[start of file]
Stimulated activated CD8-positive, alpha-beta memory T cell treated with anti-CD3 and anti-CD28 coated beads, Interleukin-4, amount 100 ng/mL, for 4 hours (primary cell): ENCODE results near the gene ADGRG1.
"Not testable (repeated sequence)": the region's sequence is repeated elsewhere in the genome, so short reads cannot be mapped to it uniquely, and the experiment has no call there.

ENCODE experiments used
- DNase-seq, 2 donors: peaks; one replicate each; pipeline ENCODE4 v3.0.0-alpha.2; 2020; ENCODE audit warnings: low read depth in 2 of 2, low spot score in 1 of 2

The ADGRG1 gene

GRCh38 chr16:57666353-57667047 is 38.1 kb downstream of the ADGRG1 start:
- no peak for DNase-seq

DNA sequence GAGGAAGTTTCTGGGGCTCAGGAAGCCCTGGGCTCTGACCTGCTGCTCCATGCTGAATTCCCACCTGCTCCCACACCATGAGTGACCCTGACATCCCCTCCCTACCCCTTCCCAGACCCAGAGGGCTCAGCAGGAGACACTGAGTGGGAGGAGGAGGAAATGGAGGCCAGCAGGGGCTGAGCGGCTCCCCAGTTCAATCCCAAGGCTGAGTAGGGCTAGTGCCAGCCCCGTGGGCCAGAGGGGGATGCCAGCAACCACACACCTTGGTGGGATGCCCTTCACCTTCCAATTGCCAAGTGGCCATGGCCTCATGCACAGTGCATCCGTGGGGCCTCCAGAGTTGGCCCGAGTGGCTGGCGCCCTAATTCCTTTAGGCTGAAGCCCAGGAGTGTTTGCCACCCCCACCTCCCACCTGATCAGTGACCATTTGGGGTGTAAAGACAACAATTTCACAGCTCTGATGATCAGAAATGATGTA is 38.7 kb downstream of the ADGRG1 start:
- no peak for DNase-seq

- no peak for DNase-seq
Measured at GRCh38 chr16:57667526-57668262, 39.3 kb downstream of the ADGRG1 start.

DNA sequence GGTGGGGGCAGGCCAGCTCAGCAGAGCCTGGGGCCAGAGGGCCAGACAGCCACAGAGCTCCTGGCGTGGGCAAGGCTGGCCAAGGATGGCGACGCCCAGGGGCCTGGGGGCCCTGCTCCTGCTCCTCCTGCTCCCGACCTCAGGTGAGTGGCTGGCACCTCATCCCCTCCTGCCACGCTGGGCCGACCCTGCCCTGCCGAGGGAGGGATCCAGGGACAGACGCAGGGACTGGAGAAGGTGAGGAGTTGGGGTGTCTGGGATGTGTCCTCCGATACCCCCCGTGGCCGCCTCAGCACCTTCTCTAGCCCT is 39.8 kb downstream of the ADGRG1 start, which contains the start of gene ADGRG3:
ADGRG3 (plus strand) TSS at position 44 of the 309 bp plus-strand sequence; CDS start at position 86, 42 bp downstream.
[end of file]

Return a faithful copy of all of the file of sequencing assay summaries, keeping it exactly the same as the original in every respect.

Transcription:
Stimulated activated CD8-positive, alpha-beta memory T cell treated with anti-CD3 and anti-CD28 coated beads, Interleukin-4, amount 100 ng/mL, for 4 hours (primary cell): ENCODE results near the gene ADGRG1.
"Not testable (repeated sequence)": the region's sequence is repeated elsewhere in the genome, so short reads cannot be mapped to it uniquely, and the experiment has no call there.

ENCODE experiments used
- DNase-seq, 2 donors: peaks; one replicate each; pipeline ENCODE4 v3.0.0-alpha.2; 2020; ENCODE audit warnings: low read depth in 2 of 2, low spot score in 1 of 2

The ADGRG1 gene

GRCh38 chr16:57666353-57667047 is 38.1 kb downstream of the ADGRG1 start:
- no peak for DNase-seq

DNA sequence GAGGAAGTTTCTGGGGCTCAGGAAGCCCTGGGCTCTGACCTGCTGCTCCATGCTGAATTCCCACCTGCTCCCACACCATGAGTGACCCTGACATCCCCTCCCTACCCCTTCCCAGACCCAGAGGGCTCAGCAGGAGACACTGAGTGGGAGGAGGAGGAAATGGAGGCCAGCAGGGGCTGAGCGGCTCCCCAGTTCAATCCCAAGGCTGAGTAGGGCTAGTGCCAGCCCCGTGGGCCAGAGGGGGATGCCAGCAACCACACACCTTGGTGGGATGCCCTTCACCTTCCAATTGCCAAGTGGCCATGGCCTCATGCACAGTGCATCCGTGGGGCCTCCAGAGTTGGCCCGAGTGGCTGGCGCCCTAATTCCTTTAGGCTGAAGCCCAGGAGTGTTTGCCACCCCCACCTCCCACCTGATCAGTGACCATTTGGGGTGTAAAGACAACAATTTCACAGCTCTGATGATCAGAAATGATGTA is 38.7 kb downstream of the ADGRG1 start:
- no peak for DNase-seq

- no peak for DNase-seq
Measured at GRCh38 chr16:57667526-57668262, 39.3 kb downstream of the ADGRG1 start.

DNA sequence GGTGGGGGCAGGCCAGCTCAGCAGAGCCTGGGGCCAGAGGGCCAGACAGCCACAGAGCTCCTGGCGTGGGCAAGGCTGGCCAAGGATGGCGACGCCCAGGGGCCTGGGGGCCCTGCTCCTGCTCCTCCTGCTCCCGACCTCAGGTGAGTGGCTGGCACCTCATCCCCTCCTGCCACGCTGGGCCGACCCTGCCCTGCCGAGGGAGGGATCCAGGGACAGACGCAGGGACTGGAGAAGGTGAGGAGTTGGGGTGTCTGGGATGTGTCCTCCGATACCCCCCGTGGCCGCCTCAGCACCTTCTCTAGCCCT is 39.8 kb downstream of the ADGRG1 start, which contains the start of gene ADGRG3:
ADGRG3 (plus strand) TSS at position 44 of the 309 bp plus-strand sequence; CDS start at position 86, 42 bp downstream.